There's no way around it -- Jeb Bush fumbled this one.
It took him three whiffs at a question he should have fully anticipated before he got remotely close to an answer, which only came Thursday after a week of trying.
"If we're all supposed to answer hypothetical questions," he finally clarified at the top of a town hall in Arizona, "knowing what we know now ... I would not have engaged. I would not have gone into Iraq."
Whew. We can all go back to work now.
It's almost inexplicable that -- of all the possible questions -- he did not have a tight, direct, prepared answer to this one. But as other Republican candidates and the media pile on Bush for his clumsy responses, is anyone even a little alarmed that there is nothing, crickets, radio silence from the only presidential candidate who actually voted for the Iraq War?
Hillary Clinton, who officially has been in the race for over a month now, has adopted a new strategy of "remote campaigning," where she breathily announces a new platform issue -- say, income inequality, policing reform, immigration -- from the stage of a big campaign event, gives very few if any substantive details, and then takes no questions from the media about them.
In fact, Clinton has made herself so unavailable to media that the Washington Post has taken to counting the minutes since she last took a question from a member of the press. (As of the writing of this column, it had been 33,103.5 minutes, or just over three weeks since she last answered a question that wasn't from pre-screened attendees at her campaign events.)
In contrast, on the Iraq question alone, Bush -- who, incidentally, has not announced his candidacy yet -- took it four times in three different states (five times if you count the College Democrat who worked her way into a press scrum in Nevada to harangue Bush about how his brother had "created" ISIS).
And yet, aside from the question clock, many in the political media don't seem too bothered by Hillary's arms-length campaign approach.
In the Washington Post, Ed O'Keefe and Robert Costa were exceedingly generous with their phrasing, asserting that on Iraq, Clinton "has stayed out of the fray entirely." The less polite version: Clinton has dodged that question -- and others -- entirely.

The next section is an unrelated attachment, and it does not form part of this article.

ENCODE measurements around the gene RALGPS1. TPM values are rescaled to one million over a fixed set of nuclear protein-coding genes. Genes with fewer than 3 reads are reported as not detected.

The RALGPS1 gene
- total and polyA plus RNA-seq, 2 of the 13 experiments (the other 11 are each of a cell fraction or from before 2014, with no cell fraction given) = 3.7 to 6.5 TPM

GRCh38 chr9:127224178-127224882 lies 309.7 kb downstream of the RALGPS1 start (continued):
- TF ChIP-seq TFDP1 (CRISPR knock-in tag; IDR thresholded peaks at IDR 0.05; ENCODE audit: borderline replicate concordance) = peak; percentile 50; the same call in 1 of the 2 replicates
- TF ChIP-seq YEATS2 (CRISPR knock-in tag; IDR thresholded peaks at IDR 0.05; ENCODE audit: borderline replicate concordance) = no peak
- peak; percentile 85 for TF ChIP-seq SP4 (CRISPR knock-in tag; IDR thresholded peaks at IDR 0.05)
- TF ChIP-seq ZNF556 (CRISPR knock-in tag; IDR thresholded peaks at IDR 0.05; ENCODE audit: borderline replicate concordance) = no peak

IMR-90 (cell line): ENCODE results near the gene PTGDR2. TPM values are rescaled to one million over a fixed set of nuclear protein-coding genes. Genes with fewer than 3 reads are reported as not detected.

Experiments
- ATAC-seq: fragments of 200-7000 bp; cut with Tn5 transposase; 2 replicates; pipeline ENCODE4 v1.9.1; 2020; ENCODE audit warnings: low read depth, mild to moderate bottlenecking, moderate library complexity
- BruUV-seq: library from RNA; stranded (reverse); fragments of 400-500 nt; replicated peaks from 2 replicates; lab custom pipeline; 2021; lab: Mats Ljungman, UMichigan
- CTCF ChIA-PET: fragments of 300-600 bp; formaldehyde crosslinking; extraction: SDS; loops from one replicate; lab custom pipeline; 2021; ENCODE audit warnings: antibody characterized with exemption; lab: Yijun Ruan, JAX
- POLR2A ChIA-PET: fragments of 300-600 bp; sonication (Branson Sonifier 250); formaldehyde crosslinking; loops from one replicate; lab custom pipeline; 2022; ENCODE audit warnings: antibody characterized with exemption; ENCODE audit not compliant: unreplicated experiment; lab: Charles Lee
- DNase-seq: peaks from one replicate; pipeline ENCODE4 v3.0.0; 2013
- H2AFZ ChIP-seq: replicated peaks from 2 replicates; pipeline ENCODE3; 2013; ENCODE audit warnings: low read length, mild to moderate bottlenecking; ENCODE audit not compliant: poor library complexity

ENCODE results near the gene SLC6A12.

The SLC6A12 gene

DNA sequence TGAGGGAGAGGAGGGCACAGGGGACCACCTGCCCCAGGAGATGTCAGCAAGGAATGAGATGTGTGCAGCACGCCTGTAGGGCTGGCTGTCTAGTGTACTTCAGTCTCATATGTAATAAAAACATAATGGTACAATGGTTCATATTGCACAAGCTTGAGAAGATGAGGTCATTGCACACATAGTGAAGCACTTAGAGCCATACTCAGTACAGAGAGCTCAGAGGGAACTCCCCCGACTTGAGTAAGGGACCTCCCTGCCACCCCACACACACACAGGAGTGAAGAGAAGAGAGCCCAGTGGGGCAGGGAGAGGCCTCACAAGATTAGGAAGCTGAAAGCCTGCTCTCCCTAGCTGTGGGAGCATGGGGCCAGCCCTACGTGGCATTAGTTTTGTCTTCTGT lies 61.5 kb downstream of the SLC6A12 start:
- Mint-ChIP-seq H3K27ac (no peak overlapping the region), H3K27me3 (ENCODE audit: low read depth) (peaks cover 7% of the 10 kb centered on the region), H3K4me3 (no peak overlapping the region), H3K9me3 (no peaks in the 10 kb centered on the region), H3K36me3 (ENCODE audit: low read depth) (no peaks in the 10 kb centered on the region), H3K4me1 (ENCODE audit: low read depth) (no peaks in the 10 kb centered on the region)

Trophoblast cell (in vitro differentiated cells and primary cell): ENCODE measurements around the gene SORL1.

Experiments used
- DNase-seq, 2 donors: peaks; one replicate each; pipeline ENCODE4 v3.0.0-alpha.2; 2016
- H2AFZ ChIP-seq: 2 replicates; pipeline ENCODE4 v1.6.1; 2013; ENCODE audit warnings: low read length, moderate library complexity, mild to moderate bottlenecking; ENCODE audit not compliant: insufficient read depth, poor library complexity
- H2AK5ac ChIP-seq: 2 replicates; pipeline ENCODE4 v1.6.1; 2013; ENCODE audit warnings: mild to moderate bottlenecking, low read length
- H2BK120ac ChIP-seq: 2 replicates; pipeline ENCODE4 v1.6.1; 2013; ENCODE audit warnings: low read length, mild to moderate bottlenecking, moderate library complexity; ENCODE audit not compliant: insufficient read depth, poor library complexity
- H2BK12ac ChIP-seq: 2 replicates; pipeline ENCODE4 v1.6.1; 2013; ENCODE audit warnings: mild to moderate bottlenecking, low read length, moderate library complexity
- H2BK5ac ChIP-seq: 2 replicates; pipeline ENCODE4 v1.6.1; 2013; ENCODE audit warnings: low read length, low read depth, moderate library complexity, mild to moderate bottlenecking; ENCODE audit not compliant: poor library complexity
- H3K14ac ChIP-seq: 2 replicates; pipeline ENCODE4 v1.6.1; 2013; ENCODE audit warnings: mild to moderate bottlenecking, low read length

In the New York Times, Clinton watcher Maggie Haberman sugarcoated Clinton's unavailability, calling Bush "generally more visible" than her, and even went so far as to say of Jeb that "despite his deep political ties and his family's history in elected office, he remains a novice on the national campaign trail."
Of course, it's easy to be an expert on the campaign trail when you don't have to answer any tough questions.
NPR's Don Gonyea and Domenico Montanaro seemed to suggest that Clinton has already sufficiently answered the Iraqquestion. "Clinton, unlike Bush," they wrote, "has since said her vote was a 'mistake.' "
But what they fail to acknowledge is that she didn't say it, she wrote it in her book, "Hard Choices," which was published last summer. If addressing controversial issues in glossy autobiographies a year ago counts as sufficient explanation and accountability to voters and the media, then no one need ask Jeb about immigration, or Scott Walker about labor, or Rand Paul about foreign policy -- it's in their books.
Meanwhile, since she wasn't talking about Iraq, what news out of Hillaryland was the media covering this week?
In Huffington Post: "Hillary Clinton pens beautiful letter to lesbian couple featured in her campaign announcement."
In the Washington Post: "Hillary Clinton's got Beyonce. And that's Important."
In Time: "Hillary Clinton shows her support for Harriet Tubman on the $20 bill."
At least we know where she stands on the important issues.
Needless to say, Jeb Bush seems lethargic. It's only May 2015 and the road to November 2016 is long and hard. With plenty of tough questions and gotcha questions in his future, it would be good to at least get the predictable ones down pat.
Same goes for Hillary, if she ever deigns to talk with the press.